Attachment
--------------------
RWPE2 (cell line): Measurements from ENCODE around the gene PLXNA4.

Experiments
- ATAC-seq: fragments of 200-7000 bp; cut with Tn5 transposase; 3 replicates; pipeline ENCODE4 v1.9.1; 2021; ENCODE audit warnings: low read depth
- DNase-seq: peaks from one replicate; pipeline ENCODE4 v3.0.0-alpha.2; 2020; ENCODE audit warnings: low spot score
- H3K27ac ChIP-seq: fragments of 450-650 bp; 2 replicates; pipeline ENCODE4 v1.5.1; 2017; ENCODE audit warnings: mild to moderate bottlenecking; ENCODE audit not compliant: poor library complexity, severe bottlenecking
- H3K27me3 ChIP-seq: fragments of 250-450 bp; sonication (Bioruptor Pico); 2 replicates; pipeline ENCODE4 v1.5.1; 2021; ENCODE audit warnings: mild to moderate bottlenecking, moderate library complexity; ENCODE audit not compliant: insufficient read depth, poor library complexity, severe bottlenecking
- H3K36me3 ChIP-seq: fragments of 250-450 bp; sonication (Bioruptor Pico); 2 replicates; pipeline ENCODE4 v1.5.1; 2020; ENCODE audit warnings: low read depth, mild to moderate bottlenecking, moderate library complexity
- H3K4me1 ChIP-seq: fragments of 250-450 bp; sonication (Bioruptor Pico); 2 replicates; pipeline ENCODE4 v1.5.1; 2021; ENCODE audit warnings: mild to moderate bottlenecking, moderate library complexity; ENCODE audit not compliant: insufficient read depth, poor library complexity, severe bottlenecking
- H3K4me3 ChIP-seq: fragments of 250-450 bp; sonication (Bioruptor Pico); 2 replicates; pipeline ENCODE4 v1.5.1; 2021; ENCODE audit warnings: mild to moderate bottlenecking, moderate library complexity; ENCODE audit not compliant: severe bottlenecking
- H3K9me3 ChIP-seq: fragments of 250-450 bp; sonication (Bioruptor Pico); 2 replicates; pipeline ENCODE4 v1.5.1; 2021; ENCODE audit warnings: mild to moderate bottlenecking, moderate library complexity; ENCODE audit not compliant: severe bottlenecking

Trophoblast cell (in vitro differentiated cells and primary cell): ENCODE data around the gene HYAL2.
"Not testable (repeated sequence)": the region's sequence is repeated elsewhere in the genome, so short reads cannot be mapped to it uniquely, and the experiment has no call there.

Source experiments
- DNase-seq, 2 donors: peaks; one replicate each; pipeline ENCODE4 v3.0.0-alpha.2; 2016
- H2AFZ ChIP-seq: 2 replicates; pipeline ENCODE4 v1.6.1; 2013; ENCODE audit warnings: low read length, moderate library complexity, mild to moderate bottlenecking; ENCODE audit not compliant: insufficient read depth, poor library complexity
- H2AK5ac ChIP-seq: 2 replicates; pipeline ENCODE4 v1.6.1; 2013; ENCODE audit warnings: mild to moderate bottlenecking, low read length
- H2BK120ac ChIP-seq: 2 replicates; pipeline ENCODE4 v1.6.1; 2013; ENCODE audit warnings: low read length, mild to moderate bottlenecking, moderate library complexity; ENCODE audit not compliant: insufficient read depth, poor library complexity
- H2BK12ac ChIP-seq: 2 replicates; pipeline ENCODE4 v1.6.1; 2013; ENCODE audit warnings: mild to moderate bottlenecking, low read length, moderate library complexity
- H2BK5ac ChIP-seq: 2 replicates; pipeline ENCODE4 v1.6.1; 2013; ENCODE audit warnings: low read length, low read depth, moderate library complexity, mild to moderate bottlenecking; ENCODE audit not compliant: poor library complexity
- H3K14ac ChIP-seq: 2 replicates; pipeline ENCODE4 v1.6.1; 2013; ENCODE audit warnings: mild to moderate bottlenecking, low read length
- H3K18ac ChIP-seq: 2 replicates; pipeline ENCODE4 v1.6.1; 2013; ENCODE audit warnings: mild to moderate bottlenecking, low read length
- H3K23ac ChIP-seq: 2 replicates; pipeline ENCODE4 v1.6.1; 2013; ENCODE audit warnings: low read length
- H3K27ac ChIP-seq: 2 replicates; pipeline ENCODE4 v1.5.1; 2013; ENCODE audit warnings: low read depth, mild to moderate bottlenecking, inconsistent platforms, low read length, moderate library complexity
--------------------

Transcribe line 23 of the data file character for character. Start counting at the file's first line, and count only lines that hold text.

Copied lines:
- H3K27ac ChIP-seq: 2 replicates; pipeline ENCODE4 v1.5.1; 2013; ENCODE audit warnings: low read depth, mild to moderate bottlenecking, inconsistent platforms, low read length, moderate library complexity